We are on a lifelong pursuit of pleasing God. No one promised that the journey though life would be an easy one. In fact, Jesus warned us that we would face trouble. Yet He knows that we can succeed because He personally gave us the tools that we need. One of the things we have at our disposal is called longsuffering; it is an attribute that reflects God’s character in our lives.
Although it works to our advantage to be longsuffering, our culture doesn’t value the trait, perhaps because it is inconvenient for people to become vulnerable by putting their emotions in compromising situations. Yet it is a characteristic of a godly woman.
God wants you to reap the benefit of His myriad blessing. We are blessed when we behave in ways that please Him. Therefore, His Word includes many prayers that are designed to encourage and strengthen your resolve to understand what He expects of us. As you read this prayer, ask the Holy Spirit to make it real to you so that it will manifest in your daily life: “That ye might walk worthy of the Lord unto all pleasing, being fruitful in every good work, and increasing in the knowledge of God; strengthened with all might, according to His glorious power, unto all patience and longsuffering with joyfulness.” (Colossians 1:10-12 kjv)
The word longsuffering means patiently enduring a lasting offense or hardship. To achieve this quality, we need to get to know God in a very special way. You cannot follow someone’s example, no matter how excellent it may be, unless you observe that person’s actions. This is yet another reason to have an intimate relationship with our Lord. He will show us how to cope with the various conditions of life–even adversity. We get so many benefits from handling difficult situations with longsuffering, such as the power to achieve good works, the ability to demonstrate tolerance of others, and the overall satisfaction of knowing that God is pleased with us.
It is good to suffer long when there is a godly purpose for the suffering. So many biblical characters demonstrated the trait. For example, Hannah, a devoted woman of faith, spent years of longsuffering as she waited on God to bless her with a child. Throughout her days of barrenness, she was exposed to the ridicule of her husband’s other wife. Although jealous of Hannah, the favored wife, Peninnah bore several offspring with the husband whom they shared. Because she seemingly had the upper hand, she loved to flaunt the fact that she had been blessed with children.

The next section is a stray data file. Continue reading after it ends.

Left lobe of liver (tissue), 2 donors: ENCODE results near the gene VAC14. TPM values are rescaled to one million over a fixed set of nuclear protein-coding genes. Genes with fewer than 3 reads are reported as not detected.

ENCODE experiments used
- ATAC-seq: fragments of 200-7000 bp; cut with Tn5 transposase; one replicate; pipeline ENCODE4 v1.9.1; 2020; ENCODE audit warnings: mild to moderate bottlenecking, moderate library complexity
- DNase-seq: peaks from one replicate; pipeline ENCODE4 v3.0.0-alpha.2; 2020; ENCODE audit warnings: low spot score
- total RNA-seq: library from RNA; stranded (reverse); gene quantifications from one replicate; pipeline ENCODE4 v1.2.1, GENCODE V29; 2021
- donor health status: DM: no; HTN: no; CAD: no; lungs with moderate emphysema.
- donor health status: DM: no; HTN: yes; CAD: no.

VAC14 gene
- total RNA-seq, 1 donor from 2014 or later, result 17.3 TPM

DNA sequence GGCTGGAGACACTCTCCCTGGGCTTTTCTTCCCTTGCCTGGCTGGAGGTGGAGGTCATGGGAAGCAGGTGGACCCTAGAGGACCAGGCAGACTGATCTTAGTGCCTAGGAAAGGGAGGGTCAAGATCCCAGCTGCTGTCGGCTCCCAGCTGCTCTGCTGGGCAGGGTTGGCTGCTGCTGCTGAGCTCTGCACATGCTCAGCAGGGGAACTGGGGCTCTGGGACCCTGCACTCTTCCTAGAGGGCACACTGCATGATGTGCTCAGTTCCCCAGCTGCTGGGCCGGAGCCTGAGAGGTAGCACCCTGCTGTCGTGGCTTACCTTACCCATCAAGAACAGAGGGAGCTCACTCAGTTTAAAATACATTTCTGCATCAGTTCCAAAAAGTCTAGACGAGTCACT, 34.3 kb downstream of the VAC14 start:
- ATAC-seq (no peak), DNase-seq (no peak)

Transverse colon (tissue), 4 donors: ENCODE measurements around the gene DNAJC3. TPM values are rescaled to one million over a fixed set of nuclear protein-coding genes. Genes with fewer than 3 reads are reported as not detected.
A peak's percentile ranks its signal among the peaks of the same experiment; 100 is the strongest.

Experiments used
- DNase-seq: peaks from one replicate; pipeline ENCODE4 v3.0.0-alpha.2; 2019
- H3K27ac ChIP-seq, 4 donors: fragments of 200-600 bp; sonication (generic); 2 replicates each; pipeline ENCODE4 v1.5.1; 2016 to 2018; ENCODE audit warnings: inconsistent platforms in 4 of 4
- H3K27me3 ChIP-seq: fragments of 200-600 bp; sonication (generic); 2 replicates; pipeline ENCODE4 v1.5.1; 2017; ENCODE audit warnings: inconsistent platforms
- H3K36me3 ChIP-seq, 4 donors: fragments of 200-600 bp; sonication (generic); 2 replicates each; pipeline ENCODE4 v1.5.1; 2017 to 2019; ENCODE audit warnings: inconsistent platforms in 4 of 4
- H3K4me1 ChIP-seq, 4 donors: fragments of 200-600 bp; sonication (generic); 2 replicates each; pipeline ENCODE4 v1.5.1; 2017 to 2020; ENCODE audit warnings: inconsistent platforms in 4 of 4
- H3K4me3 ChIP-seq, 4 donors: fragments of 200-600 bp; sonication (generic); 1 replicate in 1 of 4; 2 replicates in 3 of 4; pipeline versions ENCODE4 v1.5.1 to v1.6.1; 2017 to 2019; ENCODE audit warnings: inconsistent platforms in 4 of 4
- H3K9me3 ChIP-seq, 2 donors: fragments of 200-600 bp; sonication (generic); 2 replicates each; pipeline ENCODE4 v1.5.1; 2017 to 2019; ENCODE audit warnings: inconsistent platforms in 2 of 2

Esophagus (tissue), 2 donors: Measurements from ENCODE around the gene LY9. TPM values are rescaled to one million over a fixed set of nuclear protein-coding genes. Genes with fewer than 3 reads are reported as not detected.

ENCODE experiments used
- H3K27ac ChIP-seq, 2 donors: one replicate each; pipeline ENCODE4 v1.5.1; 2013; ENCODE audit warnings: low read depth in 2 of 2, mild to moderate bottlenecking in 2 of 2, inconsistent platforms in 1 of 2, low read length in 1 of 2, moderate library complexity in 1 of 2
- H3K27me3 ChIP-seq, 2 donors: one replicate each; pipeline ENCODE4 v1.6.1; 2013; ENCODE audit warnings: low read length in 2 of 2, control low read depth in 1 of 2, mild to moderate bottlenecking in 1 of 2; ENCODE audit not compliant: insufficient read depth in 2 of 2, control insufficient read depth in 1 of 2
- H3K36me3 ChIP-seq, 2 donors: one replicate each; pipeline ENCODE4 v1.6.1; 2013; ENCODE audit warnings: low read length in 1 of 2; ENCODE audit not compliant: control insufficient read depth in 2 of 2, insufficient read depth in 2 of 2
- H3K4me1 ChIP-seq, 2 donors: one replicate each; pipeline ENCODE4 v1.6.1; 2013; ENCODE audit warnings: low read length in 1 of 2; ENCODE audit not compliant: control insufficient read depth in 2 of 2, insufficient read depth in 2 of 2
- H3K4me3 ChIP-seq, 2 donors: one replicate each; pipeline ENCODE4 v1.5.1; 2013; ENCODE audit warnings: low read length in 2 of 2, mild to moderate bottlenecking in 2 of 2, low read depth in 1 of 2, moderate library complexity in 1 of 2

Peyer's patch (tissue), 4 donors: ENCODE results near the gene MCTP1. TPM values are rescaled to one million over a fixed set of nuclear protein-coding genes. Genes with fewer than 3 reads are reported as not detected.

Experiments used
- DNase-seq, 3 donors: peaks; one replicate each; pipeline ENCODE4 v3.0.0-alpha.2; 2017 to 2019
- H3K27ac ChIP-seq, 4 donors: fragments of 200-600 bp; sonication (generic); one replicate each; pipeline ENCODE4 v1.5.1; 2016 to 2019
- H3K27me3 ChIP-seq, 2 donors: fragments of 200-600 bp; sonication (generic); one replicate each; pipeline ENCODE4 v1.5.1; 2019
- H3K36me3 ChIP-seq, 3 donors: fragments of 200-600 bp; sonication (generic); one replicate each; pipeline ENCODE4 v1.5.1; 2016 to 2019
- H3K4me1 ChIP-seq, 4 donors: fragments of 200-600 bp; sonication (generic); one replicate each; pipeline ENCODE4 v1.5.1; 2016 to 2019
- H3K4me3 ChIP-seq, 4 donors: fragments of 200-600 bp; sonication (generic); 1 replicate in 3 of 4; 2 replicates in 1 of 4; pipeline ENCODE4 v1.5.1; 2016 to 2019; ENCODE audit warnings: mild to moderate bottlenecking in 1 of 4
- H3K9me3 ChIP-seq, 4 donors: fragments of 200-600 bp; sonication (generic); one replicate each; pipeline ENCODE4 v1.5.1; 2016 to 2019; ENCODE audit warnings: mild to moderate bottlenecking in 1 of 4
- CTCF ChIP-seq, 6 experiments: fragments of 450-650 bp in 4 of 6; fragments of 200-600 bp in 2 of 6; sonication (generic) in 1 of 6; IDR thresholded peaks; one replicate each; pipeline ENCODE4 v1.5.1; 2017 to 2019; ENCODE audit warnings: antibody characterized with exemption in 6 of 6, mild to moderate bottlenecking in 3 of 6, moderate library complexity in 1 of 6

Scripture says that she made light of Hannah, reporting, “Her rival however, would provoke her bitterly to irritate her, because the Lord had closed her womb” (1 Samuel 1:6). Apparently, Hannah silenlty suffered the taunting; the Bible does not record any retaliation on her part. Instead, she took her petition to God. After some time, he answered her prayer, and Hannah did recieve a child from the Lord.
There are many others. But the greatest model of longsuffering is our Savior, Jesus. Teaching fickle crowds, enduring faithless disciples, and putting up with deserting followers, He suffered unto death.
How do you suffer for a long time without being destroyed in the process? Keep your relationship with God fine-tuned. Talk to Him about situations that trouble you and listen to what He has to say in return. Trust His guidance and know that He has your back. He will keep you from making rash decisions. He will also help determine when your suffering is not His will.
Take comfort in knowing that the Holy Spirit sets boundaries to protect us. Ask God, “How do You want me to handle this?” Study everything the Word says about the subject of godly suffering. Make sure you don’t pick and choose Scriptures, or you can be misled to a faulty conclusion.
For example, Linda was an abused wife. Her husband attended church regularly. She did not attend church very often and thought most Christians were hypocrites. One Sunday, she decided to go. The sermon was based on the Scripture, “Wives, submit yourselves unto your own husbands, as unto the Lord” (Ephesians 5:22 KJV). After the service, her husband said, “See, if you would submit to me and do what I tell you I wouldn’t have to treat you the way I do.”
It didn’t make sense to Linda why her husband was so abusive. She knew that she followed his orders, but she could never do enough to please him. Linda had tried talking to God about it, but nothing had changed. She felt as if God was against her too. Unfortunately, her misunderstanding kept her estranged from Him.
Linda’s own husband was wrong. He misapplied Scripture, bending it to suit his own selfish purposes. If you are being abused, God is not pleased. You can find comfort in His Word, which will tell you how precious and loved you are. Your husband or boyfriend may use the Bible to tell you how awful you are and that you will never amount to anything. He might tell you how Satan uses you or is in control of you. He might even try to convince you how righteous he is in comparison to you.
Recognize that as spiritual abuse. But don’t be discouraged and give up on God. Your first line of defense is to pray and ask God to open your eyes and your heart to Him. He will always be there for you and will show you what to do. Then, if you have questions about His Word and need help in understanding it, consult a local minister that you believe you can trust. Most of all, know that God loves you for you.
As a final caution: beware of pride. Pride prevents longsuffering. Pride will tell you that you don’t have to suffer at all. This is unbiblical and ungodly.